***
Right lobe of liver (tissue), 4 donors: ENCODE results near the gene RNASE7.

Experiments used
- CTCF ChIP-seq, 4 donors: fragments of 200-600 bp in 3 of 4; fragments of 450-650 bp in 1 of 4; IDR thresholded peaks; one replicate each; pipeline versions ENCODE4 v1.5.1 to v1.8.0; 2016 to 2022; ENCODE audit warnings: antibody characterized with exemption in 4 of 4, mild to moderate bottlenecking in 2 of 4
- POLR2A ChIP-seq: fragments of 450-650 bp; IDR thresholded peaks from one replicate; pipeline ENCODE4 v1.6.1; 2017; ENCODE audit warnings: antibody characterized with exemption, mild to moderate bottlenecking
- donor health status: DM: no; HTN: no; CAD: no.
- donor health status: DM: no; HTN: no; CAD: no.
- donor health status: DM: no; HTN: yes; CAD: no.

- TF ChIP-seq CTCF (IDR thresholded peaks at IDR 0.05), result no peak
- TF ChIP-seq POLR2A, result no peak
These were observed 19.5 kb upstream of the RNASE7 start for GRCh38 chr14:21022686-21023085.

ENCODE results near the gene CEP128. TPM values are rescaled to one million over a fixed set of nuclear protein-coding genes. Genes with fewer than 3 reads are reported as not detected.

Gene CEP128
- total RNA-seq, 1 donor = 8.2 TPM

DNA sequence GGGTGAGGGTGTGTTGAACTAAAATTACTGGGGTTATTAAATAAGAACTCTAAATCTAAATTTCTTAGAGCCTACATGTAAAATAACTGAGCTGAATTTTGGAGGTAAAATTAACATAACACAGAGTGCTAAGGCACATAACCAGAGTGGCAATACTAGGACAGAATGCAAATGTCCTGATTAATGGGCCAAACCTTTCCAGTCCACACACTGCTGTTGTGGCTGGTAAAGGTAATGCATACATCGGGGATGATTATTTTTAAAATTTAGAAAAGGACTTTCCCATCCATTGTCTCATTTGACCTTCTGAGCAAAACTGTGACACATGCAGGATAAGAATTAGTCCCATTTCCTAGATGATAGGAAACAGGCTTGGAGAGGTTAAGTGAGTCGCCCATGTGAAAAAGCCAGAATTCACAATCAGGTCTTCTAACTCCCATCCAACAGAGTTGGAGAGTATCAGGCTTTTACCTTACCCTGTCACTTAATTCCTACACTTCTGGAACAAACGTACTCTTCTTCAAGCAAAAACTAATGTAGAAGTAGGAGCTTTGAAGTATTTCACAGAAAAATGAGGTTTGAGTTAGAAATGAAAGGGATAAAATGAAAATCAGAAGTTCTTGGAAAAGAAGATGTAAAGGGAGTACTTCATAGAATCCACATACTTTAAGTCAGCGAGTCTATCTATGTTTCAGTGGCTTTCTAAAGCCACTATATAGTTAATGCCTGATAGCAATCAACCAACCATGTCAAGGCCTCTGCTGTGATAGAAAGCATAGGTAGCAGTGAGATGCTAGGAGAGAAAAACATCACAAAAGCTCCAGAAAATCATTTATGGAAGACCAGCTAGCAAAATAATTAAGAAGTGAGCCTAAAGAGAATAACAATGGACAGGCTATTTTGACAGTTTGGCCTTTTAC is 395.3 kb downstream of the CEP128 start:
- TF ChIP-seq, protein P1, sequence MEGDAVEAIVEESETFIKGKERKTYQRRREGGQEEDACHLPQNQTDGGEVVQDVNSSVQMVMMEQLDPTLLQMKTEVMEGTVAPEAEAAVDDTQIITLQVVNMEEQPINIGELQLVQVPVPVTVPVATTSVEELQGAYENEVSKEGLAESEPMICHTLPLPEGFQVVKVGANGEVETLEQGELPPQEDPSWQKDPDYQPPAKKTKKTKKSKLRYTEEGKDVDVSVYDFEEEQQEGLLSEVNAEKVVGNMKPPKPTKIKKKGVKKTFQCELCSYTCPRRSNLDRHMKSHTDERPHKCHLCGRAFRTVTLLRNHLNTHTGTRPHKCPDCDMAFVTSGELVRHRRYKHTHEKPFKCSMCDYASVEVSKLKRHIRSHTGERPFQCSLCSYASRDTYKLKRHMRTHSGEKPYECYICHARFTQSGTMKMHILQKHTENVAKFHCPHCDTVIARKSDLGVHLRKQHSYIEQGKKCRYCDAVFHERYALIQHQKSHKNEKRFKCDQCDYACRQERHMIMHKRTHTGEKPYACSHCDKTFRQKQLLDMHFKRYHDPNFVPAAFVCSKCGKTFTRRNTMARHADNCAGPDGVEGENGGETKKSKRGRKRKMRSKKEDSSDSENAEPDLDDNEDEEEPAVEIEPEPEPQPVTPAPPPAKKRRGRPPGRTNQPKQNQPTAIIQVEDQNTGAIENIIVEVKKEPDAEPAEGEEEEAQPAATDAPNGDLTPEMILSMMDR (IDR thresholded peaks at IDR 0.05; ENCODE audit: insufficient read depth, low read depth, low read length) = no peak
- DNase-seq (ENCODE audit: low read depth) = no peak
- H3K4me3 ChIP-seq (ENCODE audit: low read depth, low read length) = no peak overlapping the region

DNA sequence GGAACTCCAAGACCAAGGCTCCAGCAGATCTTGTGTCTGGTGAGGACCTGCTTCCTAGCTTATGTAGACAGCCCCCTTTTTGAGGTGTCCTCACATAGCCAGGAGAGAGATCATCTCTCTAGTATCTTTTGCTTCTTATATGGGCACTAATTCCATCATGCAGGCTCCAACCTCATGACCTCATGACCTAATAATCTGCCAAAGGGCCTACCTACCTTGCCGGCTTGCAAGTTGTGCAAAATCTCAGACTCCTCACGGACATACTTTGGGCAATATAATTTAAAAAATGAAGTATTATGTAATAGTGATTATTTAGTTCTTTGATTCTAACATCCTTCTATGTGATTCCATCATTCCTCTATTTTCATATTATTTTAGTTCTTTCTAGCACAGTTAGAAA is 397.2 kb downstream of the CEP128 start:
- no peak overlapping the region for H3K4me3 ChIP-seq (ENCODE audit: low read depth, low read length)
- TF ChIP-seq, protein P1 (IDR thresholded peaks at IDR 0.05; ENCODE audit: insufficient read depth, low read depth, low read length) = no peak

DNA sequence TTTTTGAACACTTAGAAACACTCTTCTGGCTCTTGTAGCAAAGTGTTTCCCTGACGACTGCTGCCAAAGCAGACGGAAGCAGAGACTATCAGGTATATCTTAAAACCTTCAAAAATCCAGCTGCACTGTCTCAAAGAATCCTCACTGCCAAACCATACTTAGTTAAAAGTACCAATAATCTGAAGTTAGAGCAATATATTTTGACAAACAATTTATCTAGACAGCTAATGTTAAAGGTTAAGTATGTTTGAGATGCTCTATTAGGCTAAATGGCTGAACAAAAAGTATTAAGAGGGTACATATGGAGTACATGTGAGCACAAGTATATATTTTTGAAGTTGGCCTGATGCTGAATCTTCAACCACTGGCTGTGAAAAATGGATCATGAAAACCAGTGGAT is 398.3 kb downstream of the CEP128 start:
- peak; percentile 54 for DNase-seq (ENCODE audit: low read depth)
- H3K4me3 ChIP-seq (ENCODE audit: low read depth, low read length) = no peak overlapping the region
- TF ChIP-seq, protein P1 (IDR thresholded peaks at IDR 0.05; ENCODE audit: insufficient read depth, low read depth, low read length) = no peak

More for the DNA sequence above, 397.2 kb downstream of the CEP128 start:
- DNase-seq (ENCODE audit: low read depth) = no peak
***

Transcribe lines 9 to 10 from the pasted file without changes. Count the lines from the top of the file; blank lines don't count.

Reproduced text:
- TF ChIP-seq POLR2A, result no peak
These were observed 19.5 kb upstream of the RNASE7 start for GRCh38 chr14:21022686-21023085.